Every investor would love to stumble upon the perfect stock. But will you ever really find a stock that provides everything you could possibly want?
One thing's for sure: You'll never discover truly great investments unless you actively look for them. Let's discuss the ideal qualities of a perfect stock, then decide if Dollar General
The quest for perfection
Stocks that look great based on one factor may prove horrible elsewhere, making due diligence a crucial part of your investing research. The best stocks excel in many different areas, including these important factors:
- Growth. Expanding businesses show healthy revenue growth. While past growth is no guarantee that revenue will keep rising, it's certainly a better sign than a stagnant top line.
- Margins. Higher sales mean nothing if a company can't produce profits from them. Strong margins ensure that company can turn revenue into profit.
- Balance sheet. At debt-laden companies, banks and bondholders compete with shareholders for management's attention. Companies with strong balance sheets don't have to worry about the distraction of debt.
- Money-making opportunities. Return on equity helps measure how well a company is finding opportunities to turn its resources into profitable business endeavors.
- Valuation. You can't afford to pay too much for even the best companies. By using normalized figures, you can see how a stock's simple earnings multiple fits into a longer-term context.
- Dividends. For tangible proof of profits, a check to shareholders every three months can't be beat. Companies with solid dividends and strong commitments to increasing payouts treat shareholders well.
With those factors in mind, let's take a closer look at Dollar General.
What We Want to See
Pass or Fail?
|Growth||5-Year Annual Revenue Growth > 15%||8.7%||Fail|
|1-Year Revenue Growth > 12%||10.5%||Fail|
|Margins||Gross Margin > 35%||32%||Fail|
|Net Margin > 15%||4.8%||Fail|
|Balance Sheet||Debt to Equity < 50%||81.1%||Fail|
|Current Ratio > 1.3||1.73||Pass|
|Opportunities||Return on Equity > 15%||16.9%||Pass|
|Valuation||Normalized P/E < 20||21.09||Fail|
|Dividends||Current Yield > 2%||0%||Fail|
|5-Year Dividend Growth > 10%||0%||Fail|
|Total Score||2 out of 10|
Source: Capital IQ, a division of Standard and Poor's. Total score = number of passes.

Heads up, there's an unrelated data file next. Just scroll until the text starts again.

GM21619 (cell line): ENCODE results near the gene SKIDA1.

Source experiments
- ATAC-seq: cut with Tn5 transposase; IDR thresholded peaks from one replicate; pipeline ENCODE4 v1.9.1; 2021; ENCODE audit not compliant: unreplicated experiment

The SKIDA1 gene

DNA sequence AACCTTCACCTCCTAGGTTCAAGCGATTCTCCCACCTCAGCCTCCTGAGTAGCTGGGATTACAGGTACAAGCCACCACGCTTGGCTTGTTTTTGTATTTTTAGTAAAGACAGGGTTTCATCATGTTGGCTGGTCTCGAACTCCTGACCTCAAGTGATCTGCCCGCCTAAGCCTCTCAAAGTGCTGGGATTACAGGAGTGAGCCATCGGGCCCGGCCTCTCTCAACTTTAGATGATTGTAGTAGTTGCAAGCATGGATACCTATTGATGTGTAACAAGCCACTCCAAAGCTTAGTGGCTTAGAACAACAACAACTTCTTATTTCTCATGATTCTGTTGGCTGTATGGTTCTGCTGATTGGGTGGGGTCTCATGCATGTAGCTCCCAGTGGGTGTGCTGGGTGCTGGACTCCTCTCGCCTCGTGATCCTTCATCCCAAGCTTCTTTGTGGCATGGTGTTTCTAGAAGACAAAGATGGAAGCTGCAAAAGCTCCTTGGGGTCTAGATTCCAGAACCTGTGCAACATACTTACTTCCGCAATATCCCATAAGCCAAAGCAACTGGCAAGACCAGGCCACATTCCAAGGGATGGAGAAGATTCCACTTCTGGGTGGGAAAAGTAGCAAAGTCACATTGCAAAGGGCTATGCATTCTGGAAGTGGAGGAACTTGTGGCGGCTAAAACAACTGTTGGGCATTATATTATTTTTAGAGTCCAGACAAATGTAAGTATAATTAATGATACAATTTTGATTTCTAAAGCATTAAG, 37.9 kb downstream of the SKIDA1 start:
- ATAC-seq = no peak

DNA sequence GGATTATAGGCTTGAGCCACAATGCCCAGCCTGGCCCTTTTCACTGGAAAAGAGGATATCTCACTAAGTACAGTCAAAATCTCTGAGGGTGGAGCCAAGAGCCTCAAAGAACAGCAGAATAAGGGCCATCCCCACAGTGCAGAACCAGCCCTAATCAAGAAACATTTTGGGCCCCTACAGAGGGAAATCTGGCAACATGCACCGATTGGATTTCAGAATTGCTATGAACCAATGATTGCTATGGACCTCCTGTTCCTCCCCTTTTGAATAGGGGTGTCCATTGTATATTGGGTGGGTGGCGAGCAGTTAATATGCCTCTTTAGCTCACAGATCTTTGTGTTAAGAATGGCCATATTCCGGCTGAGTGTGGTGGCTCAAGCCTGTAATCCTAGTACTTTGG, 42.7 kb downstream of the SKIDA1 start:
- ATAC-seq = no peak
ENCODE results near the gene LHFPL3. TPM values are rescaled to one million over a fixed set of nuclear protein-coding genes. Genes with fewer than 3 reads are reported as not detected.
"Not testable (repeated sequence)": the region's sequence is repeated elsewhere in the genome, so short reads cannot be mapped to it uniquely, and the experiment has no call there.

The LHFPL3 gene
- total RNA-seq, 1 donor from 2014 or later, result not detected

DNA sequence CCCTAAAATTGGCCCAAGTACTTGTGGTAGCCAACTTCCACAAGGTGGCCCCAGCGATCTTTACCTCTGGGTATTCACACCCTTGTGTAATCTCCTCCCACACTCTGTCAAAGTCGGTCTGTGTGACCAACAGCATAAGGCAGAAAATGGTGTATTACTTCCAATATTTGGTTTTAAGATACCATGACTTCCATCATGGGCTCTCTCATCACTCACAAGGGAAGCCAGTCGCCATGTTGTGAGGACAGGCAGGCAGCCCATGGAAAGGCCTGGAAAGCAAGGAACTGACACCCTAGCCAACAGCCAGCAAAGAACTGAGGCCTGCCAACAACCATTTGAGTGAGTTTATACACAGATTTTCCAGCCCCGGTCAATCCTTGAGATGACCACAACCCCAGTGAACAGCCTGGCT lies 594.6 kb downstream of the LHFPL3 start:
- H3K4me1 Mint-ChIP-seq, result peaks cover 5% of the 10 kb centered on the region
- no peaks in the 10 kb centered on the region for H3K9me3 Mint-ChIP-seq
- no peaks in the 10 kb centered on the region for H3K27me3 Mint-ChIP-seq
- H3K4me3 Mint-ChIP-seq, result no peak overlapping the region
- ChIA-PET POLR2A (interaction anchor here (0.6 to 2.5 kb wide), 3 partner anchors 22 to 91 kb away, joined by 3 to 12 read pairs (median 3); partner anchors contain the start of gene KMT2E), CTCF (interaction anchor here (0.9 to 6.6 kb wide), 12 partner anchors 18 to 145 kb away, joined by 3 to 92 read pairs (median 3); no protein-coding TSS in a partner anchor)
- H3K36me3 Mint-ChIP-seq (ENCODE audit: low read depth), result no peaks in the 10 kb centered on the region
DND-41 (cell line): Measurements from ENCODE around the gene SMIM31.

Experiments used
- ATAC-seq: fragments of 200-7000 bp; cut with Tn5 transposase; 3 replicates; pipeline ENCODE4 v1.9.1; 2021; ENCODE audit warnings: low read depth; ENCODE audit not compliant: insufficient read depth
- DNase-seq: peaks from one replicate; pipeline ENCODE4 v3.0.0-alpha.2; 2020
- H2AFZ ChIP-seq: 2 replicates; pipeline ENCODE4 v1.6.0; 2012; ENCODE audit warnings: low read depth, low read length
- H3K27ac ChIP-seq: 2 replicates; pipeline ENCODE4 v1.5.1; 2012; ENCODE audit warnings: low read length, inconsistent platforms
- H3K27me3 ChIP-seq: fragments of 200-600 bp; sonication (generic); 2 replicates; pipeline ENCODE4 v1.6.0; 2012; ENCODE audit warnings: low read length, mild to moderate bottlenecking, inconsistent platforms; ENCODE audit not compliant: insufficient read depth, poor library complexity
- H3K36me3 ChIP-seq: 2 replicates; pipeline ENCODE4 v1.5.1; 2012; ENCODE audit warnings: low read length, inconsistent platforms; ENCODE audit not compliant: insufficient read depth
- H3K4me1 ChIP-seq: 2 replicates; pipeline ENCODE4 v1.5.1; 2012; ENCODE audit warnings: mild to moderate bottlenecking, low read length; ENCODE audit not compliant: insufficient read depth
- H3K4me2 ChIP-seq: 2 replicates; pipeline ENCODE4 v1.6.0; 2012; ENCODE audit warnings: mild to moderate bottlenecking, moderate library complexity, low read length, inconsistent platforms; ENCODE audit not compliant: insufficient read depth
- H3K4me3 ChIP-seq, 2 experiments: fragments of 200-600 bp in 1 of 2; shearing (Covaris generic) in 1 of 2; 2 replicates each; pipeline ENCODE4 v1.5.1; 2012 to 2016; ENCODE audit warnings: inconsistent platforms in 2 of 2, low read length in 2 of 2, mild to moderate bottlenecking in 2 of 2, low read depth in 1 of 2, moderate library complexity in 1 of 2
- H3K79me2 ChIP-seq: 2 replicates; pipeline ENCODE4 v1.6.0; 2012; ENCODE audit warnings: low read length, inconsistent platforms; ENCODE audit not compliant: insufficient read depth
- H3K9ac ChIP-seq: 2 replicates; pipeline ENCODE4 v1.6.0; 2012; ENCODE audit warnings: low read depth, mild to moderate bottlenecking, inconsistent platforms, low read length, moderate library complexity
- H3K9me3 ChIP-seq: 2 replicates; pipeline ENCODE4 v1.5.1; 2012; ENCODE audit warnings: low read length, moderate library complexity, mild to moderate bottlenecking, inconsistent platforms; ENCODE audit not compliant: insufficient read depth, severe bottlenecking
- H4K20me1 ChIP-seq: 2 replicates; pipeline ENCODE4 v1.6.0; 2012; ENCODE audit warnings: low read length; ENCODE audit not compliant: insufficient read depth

With a score of 2, Dollar General doesn't make an impressive appearance. The discount retailer is in the right industry at the right time, but it still falls short on most of the measures you want to see in a perfect stock.
The dollar-store industry flourished during the recession, as cash-strapped consumers found their bargain prices and cozier store locations even more attractive than those of discount king Wal-Mart
That resilience has attracted takeover activity in the sector. Last month, Family Dollar
Historically, Dollar General's financials haven't stacked up well against most of its peers. It has more debt than Family Dollar, Dollar Tree, or 99 Cents Only. And although Dollar General has higher growth and returns on equity than 99 Cents Only, Family Dollar and Dollar Tree both trump Dollar General on ROE and gross margins.
But in its most recent earnings report, Dollar General posted strong earnings and a positive outlook, with plans to open 625 new stores this year. That could help it even if no buyer comes forward to snap up the discount retailer.
At this point, takeover speculation is so strong that it's dominating the stock's trading activity. Despite having some good potential, Dollar General has a long way to go before it looks like a perfect stock.
No stock is a sure thing, but some stocks are a lot closer to perfect than others. By looking for the perfect stock, you'll go a long way toward improving your investing prowess and learning how to separate out the best investments from the rest.
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Finding the perfect stock is only one piece of a successful investment strategy. Get the big picture by taking a look at our 13 Steps to Investing Foolishly.
Fool contributor Dan Caplinger doesn't own shares of the companies mentioned in this article. Motley Fool Options has recommended a diagonal call position on Wal-Mart, which is a Motley Fool Inside Value and Motley Fool Global Gains recommendation. The Fool owns shares of Wal-Mart. We Fools may not all hold the same opinions, but we all believe that considering a diverse range of insights makes us better investors. The Fool has a disclosure policy.